Weeds and plants in writing

 

Yarrow

This shot of wild yarrow, taken from the same location as the rainbow in my previous post, captured just one little patch of several around our cabin. Given how many patches there were, I’m surprised none made it into the bouquet of wildflowers picked for me by my granddaughters on my birthday. But you can see there was no lack of other flowers for them to choose from.

Wildflowers copy

It always amazes me that there are so many different kinds, surviving in some of the harshest locations. Just a couple days ago, my hubby commented that despite it being late September, during his daily walk he counted six different varieties growing in the ditches and gravel shoulders of the road.

I love wildflowers! They’re essentially weeds, but what’s not to love about them? They’re hardy, colourful and prolific.

A few years ago I bought two perennial Yarrow plants from our local nursery. I was sure they would do well in our country-style garden, but I was wrong. They petered out after one season, and I was so disappointed.

During the garden bed rejuvenation project at my daughter’s home earlier this month, one of the few plants doing well was a pink Yarrow, and I assumed she wanted it rescued and transplanted.  Not so. She said it wasn’t a thing of beauty — she considered it to be no better than a weed, flowering sporadically and flopping out over the pathway.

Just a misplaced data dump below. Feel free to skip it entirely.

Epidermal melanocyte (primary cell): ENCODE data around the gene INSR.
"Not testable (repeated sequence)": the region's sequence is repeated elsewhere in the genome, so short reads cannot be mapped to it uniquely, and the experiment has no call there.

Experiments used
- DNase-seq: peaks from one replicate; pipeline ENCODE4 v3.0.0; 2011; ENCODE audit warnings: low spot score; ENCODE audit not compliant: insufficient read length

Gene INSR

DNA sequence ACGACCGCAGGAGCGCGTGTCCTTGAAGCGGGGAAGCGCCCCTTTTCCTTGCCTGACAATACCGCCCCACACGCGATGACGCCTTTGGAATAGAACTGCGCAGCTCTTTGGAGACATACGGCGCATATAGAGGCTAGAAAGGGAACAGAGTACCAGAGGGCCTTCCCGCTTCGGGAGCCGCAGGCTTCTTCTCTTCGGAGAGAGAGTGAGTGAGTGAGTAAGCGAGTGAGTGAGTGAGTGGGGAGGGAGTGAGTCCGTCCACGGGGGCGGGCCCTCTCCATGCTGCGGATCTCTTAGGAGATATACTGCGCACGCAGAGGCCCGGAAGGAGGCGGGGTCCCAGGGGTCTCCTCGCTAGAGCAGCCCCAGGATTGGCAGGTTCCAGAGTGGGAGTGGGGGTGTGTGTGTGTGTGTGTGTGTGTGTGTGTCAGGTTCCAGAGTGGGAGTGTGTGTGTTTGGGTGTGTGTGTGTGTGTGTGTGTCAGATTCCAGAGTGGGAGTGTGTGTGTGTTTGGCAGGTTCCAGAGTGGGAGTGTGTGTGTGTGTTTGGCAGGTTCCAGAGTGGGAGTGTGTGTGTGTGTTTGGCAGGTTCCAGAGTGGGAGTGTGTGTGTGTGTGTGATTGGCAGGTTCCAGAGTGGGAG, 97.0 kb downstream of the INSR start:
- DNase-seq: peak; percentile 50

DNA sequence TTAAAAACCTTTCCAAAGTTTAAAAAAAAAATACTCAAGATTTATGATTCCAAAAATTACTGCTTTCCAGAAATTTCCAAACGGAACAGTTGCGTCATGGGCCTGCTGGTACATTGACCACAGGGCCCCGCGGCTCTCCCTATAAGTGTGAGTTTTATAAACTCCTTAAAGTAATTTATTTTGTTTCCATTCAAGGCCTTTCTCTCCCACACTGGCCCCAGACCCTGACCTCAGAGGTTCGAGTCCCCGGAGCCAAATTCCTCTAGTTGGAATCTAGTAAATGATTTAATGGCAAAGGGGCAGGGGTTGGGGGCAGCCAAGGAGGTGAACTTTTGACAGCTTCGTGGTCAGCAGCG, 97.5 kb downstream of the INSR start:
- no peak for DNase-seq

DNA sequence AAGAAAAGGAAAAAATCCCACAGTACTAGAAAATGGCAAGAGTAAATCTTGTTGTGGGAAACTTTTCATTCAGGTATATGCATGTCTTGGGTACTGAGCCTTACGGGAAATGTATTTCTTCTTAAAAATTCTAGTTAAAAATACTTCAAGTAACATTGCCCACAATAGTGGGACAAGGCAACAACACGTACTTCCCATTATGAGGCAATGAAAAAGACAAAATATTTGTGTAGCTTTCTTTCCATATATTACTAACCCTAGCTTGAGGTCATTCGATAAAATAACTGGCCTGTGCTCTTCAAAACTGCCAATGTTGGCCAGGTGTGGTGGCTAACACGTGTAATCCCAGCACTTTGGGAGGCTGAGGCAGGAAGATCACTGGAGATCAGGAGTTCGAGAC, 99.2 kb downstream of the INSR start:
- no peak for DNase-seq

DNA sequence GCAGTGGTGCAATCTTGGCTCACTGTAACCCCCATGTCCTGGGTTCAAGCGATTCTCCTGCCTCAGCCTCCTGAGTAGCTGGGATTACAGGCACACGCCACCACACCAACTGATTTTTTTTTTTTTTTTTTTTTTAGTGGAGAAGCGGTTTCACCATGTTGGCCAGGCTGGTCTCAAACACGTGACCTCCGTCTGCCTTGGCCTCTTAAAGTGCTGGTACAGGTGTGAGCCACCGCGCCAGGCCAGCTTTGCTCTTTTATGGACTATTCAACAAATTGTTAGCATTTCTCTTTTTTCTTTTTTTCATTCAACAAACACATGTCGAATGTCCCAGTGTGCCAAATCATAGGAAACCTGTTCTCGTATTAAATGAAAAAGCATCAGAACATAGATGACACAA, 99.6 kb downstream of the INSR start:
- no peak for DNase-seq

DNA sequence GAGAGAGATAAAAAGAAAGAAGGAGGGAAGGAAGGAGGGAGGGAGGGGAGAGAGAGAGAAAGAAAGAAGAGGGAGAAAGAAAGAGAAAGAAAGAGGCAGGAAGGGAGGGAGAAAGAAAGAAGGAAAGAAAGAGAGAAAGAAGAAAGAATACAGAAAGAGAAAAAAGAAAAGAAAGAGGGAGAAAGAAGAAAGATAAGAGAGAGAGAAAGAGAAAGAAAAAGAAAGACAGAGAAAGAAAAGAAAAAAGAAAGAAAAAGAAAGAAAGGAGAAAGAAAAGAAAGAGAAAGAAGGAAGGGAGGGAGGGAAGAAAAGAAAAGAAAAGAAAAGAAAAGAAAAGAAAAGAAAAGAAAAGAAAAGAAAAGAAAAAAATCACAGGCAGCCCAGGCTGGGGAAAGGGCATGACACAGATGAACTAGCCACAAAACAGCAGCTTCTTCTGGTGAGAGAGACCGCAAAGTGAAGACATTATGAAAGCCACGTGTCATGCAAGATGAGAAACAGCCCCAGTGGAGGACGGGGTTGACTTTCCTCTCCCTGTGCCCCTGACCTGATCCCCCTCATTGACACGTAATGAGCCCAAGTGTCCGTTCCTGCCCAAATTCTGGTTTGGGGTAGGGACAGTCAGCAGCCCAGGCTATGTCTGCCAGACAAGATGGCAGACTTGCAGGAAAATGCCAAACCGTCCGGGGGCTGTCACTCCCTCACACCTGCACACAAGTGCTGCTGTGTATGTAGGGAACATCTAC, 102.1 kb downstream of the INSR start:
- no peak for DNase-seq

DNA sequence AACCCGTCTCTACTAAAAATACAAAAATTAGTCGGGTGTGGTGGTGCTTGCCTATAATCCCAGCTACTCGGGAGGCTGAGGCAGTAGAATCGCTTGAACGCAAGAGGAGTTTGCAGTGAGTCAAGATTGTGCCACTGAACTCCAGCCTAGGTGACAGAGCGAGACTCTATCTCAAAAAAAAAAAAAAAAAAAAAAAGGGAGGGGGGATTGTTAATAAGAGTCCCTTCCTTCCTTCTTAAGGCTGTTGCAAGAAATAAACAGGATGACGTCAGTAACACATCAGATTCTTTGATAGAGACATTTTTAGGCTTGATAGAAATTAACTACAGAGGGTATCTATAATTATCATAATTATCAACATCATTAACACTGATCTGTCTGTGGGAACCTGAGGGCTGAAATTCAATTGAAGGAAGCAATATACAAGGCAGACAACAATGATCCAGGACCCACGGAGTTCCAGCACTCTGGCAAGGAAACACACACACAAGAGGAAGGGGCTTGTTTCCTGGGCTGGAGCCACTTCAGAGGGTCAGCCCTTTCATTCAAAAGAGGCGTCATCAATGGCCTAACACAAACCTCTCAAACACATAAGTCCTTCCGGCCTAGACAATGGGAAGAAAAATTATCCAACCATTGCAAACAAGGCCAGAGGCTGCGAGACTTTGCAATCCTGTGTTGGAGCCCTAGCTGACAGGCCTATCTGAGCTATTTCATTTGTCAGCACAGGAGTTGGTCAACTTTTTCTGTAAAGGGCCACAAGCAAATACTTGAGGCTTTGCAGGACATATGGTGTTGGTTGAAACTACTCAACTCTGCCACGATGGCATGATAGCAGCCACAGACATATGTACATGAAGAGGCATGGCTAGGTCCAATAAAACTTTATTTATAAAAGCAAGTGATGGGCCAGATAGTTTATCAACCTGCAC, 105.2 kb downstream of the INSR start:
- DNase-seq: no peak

Yarrow-2

I would happily have salvaged it to bring home to my own garden, but we decided that once it was dug out, it wouldn’t likely stay alive for two more weeks in the summer heat and survive being transported in the back of our truck for 800+ kilometres. ::sigh:: So it ended up on the compost heap. It might have been a case of one person’s trash being another person’s treasure, but it didn’t work out.

Not only is there truth in that proverb, it’s also applicable to our writing. What one person deems a well written story may well be rejected by another. Differing opinions don’t change its quality, but might well determine its destination. When faced by endless roadblocks, sometimes it’s worth considering if it might be time to change direction.

Have you ever taken a new direction with your writing? How did it work out? 

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Is there a genre for fictional tulips and daffodils?

Tulips don’t grow in my garden. Deer eat them before the buds even develop. I’ve planted dozens upon dozens of daffodils and narcissus because I’m told deer don’t like them. They bloom beautifully the first year, but only a few make it through to the next, and by the third year there are none. I suspect the squirrels are to blame, but I have no proof.